But when, through the civil war, the country was broken up into sundry petty sovereignties, the new monarchs followed quite a different line of politics; for, wishing to become popular, they treated their subjects with greater familiarity, and had a more frequent intercourse with all classes of society; they often reviewed their troops, and visited their provinces; they invited to their presence the doctors and poets, and wished to be held from the beginning of their reign as the patrons of science and literature: but even this contributed to the depression of the royal authority, which thus became every day less dreaded; besides, the arms of the Muslims being employed during the long civil wars against one another, the inhabitants of the different provinces began to look on each other with an evil eye; the ties by which they were united became loose, and a number of independent states were formed, the government of which passed from father to son, in the same manner as the empire of Cordova had been transmitted to the sons and heirs of the Khalifs. Thus separated from each other, the Muslims began to consider themselves as members of different nations, and it became every day more difficult for them to unite in the common cause; and owing to their divisions, and to their mutual enmity, as well as to the sordid interest and extravagant ambition of some of their kings, the Christians were enabled to attack them in detail, and subdue them one after the other. However, by the arrival of the Beni 'Abdu-l mumen all those little states were again blended into one, and the whole of Andalus acknowledged their sway, and continued for many years to be ruled by their successors, until, civil war breaking out again, Ibn Hud, surnamed Almutawakel, revolted, and finding the people of Andalus ill-disposed against the Almohads, and anxious to shake off their yoke, he easily made himself master of the country. Ibn Hud, however, followed the policy of his predecessors (the kings of the small states); he even surpassed them in folly and ignorance of the rules of good government, for he used to walk about the streets and markets, conversing and laughing with the lowest people, asking them questions, and doing acts unsuitable to his high station, and which no subject ever saw a Sultan do before, so much so that it was said, not without foundation, that he looked more like a performer of legerdemain than a king. Fools, and the ignorant vulgar seemed, it is true, to gaze with astonishment and pleasure at this familiarity, but as the poet has said- These are things to make the fools laugh, but the consequences of which prudent people are taught to fear. These symptoms went on increasing until populous cities and extensive districts became the prey of the Christians, and whole kingdoms were snatched from the hands of the Muslims. Another very aggravating circumstance added its weight to the general calamity, namely, the facility with which the power changed hands. Whoever has read attentively what we have just said about the mode of attaining and using the royal power in Andalus, must be convinced that nothing was so easy, especially in latter times, as to arrive at it. The process is this: whenever a knight is known to surpass his countrymen in courage, generosity, or any of those qualities which make a man dear to the vulgar, the people cling to him, follow his party, and soon after proclaim him their king, without paying the least regard to his ascendancy, or stopping to consider whether he is of royal blood or not. The new king then transmits the state as an inheritance to his son or nearest relative, and thus a new dynasty is formed. I may, in proof of this, quote a case which hasjust taken place among us: a certain captain made himself famous by his exploits, and the victories he won over the enemy, as likewise by his generous and liberal disposition towards the citizens and the army; all of a sudden his friends and partisans resolved to raise him to the throne, and regardless of their own safety, as well as that of their families, friends, and clients residing at court, and whose lives were by their imprudence put in great jeopardy, they rose in a castle, and proclaimed him king; and they never ceased toiling, calling people to their ranks, and fighting their opponents, until their object was accomplished, and their friend solidly established on his throne. Now Eastern people are more cautious about altering the succession, and changing the reigning dynasty; they will on the contrary avoid it by all possible means, and do their best to leave the power in the hands of the reigning family, rather than let discord and civil dissensions sap the foundations of the state, and introduce dissolution and corruption into the social body.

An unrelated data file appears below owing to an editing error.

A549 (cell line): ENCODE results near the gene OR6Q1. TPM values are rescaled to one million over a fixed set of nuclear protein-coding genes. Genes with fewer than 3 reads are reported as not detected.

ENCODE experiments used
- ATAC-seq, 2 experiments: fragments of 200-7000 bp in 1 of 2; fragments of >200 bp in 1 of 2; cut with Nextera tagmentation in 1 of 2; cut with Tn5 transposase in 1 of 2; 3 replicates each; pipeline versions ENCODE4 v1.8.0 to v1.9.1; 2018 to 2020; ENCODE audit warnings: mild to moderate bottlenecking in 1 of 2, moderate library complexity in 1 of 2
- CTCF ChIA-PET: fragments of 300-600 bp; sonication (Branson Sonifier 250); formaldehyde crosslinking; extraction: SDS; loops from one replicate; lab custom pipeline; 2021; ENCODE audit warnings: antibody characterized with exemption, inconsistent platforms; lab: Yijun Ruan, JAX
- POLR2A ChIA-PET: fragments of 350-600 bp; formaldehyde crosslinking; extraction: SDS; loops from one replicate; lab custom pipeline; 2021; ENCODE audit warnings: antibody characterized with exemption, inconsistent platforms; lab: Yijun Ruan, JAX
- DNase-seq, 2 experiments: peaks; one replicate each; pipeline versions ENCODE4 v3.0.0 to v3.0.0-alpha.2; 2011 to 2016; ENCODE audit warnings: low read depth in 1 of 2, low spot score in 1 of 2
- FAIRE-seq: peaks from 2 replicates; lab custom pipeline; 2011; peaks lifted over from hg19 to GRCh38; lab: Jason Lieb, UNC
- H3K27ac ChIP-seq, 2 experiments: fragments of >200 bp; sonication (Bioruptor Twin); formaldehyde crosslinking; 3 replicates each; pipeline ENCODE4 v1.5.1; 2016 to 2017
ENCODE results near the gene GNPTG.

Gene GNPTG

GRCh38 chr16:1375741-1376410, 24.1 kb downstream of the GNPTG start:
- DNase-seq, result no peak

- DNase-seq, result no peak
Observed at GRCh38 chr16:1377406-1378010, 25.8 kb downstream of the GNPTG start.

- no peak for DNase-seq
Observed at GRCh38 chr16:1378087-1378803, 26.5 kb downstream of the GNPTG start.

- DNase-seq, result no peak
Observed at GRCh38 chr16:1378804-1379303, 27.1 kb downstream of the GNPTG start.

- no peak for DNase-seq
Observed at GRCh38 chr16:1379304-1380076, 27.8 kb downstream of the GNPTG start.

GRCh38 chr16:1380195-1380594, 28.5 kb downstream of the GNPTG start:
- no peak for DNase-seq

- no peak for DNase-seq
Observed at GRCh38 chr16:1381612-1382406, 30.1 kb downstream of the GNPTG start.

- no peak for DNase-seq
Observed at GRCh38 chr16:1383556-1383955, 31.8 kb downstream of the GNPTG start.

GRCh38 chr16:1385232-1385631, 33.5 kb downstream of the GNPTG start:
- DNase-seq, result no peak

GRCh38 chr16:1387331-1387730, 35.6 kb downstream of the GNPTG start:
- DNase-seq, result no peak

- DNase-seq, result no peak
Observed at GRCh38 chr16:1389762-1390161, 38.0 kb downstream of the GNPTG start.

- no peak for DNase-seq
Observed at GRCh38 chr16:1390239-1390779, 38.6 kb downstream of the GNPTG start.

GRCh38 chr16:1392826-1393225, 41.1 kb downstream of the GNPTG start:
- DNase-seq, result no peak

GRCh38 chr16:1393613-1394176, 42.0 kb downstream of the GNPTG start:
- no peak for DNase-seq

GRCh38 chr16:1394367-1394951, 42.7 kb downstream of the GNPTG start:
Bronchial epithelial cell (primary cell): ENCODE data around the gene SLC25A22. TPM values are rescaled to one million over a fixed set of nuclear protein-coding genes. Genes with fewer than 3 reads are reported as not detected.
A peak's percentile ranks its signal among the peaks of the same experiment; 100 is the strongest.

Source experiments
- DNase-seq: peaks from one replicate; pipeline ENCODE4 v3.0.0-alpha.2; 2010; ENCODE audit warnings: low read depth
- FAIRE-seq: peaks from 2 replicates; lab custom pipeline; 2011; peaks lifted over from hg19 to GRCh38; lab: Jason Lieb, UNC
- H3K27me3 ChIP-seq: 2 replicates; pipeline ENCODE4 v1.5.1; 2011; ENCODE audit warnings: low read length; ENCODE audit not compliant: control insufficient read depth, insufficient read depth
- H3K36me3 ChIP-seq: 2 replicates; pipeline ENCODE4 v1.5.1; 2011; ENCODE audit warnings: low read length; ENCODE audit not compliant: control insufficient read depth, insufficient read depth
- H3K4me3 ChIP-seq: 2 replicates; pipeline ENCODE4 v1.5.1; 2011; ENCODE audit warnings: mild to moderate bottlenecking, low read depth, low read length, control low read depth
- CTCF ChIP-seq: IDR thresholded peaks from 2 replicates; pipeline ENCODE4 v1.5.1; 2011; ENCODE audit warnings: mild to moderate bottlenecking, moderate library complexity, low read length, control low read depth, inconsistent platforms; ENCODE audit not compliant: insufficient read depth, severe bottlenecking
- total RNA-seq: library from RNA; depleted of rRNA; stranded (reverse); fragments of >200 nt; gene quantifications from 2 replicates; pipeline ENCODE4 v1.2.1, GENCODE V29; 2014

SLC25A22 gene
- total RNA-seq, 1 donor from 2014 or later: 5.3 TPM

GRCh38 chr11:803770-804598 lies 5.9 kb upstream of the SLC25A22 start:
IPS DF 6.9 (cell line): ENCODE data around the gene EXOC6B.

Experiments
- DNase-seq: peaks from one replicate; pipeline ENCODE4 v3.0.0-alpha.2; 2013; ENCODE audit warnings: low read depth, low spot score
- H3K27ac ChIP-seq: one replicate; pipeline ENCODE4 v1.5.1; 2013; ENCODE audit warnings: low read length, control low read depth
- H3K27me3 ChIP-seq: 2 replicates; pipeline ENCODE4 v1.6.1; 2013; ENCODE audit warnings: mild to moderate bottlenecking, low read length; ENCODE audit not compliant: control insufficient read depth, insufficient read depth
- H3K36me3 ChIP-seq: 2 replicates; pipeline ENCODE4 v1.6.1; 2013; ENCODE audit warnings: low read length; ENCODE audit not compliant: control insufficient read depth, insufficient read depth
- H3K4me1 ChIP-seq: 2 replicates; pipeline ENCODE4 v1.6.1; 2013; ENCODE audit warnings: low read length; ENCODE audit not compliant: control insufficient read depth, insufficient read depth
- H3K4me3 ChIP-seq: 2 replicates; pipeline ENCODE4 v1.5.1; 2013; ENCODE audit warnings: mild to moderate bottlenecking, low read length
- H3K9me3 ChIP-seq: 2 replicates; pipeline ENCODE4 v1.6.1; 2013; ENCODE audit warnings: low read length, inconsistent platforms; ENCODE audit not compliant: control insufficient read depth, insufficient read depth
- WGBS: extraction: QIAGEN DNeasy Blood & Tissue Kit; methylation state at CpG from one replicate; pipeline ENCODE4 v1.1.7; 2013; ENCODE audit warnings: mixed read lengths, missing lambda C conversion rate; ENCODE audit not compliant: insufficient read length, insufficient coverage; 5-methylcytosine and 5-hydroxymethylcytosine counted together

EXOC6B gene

Among us the change of dynasty is a thing of frequent occurrence, and the present ruler of Andalus, Ibnu-1-ahmar, is another instance of what I have advanced. He was a good soldier, and had been very successful in some expeditions a ainst the Christians, whose territories he was continually invading, sallying out at the head of his followers from a castle called Hisn-Aijanah (Aijona), where he generally resided. Being a shrewd man, and versed in all the stratagems of war, he seldom went out on an expedition without returning victorious, and laden with plunder, owing to which he amassed great riches, and the number of his partisans and followers were considerably increased. At last, being prompted by ambition to aspire to the royal power, he at first caused his troops to proclaim him king; then sallying out of his stronghold he got possession of Cordova, marched against Seville, took it, and killed its king Al-baji. After this he subdued Jaen, the strongest and most important city in all Andalus, owing to its walls and the position it occupies, conquered likewise Malaga, Granada, and their districts, and assumed the title of Amiru-1-moslemin (Prince of the Muslims); and at the moment I write he is obeyed all over A-ndalus, and every one looks to him for advice and protection.
From Ibn Said, Book of the Maghrib, in Ahmed ibm Mohammed al-Makkari, The History of the Mohammedan Dynasties in Spain, translated by Pascuual de Gayangos s, (London: Oriental Translation Fund, 1840), 1, 95-102
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(c)Paul Halsall Jan 1996